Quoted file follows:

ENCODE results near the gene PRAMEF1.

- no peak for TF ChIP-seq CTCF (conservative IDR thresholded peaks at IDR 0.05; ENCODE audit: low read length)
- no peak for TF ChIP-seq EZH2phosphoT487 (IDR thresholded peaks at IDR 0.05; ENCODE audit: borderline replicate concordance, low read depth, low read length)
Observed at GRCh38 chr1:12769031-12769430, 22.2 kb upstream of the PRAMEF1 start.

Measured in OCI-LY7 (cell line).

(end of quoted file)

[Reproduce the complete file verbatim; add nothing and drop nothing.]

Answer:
ENCODE results near the gene PRAMEF1.

- no peak for TF ChIP-seq CTCF (conservative IDR thresholded peaks at IDR 0.05; ENCODE audit: low read length)
- no peak for TF ChIP-seq EZH2phosphoT487 (IDR thresholded peaks at IDR 0.05; ENCODE audit: borderline replicate concordance, low read depth, low read length)
Observed at GRCh38 chr1:12769031-12769430, 22.2 kb upstream of the PRAMEF1 start.

Measured in OCI-LY7 (cell line).